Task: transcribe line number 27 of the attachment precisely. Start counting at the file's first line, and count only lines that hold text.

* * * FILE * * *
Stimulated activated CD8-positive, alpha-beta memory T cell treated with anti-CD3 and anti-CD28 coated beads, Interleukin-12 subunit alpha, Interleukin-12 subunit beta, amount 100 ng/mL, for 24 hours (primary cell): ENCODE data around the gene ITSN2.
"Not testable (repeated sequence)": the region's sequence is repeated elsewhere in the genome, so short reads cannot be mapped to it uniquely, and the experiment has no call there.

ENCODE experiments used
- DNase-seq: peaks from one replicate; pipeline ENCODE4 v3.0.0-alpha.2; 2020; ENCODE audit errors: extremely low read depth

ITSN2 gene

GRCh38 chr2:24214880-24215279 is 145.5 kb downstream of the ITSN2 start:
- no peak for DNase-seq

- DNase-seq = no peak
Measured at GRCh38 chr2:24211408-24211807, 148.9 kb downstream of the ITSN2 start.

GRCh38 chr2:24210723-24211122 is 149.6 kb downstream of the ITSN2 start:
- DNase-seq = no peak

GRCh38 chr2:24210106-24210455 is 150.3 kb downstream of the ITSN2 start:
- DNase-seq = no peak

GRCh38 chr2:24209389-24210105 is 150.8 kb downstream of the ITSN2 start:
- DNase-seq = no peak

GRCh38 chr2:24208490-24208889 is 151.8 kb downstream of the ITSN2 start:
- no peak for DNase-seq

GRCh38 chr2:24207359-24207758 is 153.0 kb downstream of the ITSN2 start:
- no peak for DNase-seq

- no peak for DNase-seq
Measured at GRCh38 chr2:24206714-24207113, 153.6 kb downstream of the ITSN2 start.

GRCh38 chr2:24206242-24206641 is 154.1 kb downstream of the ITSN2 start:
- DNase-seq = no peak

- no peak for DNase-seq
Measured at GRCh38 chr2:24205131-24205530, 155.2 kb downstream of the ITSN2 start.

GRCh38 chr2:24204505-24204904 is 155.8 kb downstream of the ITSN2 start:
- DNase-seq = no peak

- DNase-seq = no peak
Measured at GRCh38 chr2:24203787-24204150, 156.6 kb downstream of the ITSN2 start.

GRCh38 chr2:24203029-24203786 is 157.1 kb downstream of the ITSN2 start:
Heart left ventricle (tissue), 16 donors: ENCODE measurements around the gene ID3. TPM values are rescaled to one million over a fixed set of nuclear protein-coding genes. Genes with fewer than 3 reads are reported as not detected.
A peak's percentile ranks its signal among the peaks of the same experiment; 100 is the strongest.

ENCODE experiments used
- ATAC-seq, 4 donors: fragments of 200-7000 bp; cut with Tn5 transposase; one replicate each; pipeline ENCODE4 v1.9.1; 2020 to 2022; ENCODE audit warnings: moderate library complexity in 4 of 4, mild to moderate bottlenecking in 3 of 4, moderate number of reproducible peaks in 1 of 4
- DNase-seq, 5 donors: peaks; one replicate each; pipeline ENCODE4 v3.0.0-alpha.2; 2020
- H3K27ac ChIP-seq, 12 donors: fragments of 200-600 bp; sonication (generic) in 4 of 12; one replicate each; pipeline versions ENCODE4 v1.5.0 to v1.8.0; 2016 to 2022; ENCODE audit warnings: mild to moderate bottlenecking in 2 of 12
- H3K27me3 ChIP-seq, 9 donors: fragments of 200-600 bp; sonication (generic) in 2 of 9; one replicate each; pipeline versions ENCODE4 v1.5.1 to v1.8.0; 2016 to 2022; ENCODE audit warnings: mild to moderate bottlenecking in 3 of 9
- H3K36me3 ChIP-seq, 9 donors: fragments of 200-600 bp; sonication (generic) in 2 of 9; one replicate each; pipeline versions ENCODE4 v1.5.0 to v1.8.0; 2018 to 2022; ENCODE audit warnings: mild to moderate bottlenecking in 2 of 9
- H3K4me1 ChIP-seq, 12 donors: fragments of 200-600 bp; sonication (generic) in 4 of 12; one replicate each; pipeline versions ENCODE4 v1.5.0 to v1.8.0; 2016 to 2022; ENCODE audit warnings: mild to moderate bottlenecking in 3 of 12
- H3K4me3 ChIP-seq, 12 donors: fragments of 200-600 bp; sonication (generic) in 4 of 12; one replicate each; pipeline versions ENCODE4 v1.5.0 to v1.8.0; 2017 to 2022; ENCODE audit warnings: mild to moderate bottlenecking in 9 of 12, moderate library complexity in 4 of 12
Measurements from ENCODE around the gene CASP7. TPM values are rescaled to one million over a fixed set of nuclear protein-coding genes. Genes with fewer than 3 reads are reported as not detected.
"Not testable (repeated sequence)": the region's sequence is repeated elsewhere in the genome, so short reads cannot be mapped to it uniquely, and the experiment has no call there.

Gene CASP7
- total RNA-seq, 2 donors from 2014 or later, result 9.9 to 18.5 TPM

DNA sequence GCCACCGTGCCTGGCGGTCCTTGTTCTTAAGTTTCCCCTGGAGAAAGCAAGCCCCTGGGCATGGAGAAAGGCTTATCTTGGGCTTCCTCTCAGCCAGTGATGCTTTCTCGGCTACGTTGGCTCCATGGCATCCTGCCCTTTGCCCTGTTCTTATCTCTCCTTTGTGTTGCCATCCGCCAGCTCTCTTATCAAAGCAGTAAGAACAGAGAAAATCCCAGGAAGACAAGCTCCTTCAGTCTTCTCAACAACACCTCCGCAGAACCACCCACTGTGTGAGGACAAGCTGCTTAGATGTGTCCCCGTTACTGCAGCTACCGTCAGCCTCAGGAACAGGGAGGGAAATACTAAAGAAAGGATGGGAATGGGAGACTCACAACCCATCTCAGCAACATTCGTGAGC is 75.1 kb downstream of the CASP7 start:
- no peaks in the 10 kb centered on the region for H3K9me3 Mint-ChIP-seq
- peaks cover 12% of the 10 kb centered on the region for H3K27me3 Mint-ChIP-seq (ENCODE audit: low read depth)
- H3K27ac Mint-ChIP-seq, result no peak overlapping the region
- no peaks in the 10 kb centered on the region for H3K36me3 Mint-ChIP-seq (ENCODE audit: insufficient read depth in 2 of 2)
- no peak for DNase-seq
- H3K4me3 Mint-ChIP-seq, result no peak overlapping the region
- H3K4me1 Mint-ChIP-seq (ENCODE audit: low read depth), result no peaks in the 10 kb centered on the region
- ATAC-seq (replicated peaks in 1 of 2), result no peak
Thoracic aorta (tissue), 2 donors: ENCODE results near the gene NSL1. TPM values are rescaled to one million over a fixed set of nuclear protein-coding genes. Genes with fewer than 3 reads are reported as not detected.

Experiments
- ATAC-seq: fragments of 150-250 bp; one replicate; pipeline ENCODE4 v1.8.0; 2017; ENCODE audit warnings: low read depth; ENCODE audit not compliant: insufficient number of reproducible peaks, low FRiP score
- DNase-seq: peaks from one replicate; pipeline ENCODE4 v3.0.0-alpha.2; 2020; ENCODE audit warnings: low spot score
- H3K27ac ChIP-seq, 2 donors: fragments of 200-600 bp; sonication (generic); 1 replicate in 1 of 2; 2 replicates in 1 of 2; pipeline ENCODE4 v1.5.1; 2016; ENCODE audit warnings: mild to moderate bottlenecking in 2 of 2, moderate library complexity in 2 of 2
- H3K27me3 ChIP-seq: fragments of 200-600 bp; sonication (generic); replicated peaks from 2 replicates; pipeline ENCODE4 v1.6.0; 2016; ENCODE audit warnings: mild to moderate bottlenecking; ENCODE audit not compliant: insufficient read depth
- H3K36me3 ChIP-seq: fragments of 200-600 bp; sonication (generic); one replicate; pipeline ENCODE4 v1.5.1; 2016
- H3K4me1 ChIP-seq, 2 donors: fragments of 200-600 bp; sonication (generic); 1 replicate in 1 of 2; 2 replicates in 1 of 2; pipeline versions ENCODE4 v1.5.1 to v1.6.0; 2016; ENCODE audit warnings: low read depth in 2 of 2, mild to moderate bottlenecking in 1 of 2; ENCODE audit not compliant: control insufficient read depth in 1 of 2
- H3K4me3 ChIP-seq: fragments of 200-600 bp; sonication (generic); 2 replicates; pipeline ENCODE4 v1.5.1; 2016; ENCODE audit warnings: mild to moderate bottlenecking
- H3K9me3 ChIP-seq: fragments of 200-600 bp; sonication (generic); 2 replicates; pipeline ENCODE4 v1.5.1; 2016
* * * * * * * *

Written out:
- DNase-seq = no peak